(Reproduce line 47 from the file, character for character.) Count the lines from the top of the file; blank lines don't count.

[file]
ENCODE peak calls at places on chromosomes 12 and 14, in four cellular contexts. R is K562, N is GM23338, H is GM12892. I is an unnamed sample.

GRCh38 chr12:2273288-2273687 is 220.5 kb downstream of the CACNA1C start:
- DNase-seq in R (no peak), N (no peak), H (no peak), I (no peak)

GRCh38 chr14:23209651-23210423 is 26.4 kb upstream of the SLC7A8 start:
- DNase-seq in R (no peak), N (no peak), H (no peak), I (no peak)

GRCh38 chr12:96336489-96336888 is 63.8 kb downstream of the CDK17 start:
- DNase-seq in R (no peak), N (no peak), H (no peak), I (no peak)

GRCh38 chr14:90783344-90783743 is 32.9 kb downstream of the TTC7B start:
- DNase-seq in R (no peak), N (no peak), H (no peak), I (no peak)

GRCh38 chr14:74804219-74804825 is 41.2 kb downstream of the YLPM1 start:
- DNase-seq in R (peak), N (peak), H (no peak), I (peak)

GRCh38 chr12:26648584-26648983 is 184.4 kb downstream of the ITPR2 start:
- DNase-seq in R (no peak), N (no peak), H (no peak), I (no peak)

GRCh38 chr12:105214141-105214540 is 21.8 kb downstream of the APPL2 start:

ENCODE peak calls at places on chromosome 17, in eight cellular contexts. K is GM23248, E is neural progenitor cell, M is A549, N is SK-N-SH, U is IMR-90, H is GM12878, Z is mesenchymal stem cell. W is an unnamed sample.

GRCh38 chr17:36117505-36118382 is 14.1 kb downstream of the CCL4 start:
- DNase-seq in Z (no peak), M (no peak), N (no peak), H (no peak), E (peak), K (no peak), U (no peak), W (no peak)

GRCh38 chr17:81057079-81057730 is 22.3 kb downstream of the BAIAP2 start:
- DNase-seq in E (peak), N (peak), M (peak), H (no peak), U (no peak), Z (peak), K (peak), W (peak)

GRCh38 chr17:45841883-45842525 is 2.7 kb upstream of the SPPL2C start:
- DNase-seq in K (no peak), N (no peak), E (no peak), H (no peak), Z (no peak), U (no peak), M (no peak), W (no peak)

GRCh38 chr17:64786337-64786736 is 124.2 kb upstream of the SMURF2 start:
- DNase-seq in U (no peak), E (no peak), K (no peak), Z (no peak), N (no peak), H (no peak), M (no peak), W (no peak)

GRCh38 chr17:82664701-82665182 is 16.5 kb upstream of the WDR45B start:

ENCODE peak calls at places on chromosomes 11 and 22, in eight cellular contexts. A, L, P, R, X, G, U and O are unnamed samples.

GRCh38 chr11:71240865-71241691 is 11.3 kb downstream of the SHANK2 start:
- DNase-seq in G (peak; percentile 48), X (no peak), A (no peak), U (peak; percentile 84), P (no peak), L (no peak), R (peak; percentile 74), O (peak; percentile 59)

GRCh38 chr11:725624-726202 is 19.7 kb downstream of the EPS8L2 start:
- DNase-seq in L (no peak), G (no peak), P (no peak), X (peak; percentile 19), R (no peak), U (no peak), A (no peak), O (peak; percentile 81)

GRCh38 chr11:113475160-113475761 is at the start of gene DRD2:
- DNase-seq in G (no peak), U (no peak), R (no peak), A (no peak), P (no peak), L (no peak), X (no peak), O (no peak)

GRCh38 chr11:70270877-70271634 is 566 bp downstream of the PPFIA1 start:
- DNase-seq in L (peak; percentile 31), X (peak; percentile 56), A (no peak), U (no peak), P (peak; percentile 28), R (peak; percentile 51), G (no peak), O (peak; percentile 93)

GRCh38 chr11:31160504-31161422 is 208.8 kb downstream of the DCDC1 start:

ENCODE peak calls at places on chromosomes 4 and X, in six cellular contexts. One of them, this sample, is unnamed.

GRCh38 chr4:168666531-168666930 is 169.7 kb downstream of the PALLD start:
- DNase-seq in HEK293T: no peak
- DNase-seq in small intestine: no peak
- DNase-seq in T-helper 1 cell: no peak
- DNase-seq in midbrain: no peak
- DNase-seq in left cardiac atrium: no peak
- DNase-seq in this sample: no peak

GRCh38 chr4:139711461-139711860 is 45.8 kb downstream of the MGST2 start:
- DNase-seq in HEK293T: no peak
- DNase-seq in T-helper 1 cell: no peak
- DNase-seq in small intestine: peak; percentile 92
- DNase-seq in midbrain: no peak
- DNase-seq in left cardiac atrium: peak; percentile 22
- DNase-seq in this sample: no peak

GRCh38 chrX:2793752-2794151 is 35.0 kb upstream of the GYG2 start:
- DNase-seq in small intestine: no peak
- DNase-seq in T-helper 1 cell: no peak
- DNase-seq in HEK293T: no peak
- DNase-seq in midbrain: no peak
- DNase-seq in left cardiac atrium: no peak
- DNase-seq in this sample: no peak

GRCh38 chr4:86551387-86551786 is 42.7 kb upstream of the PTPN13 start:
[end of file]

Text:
- DNase-seq in midbrain: no peak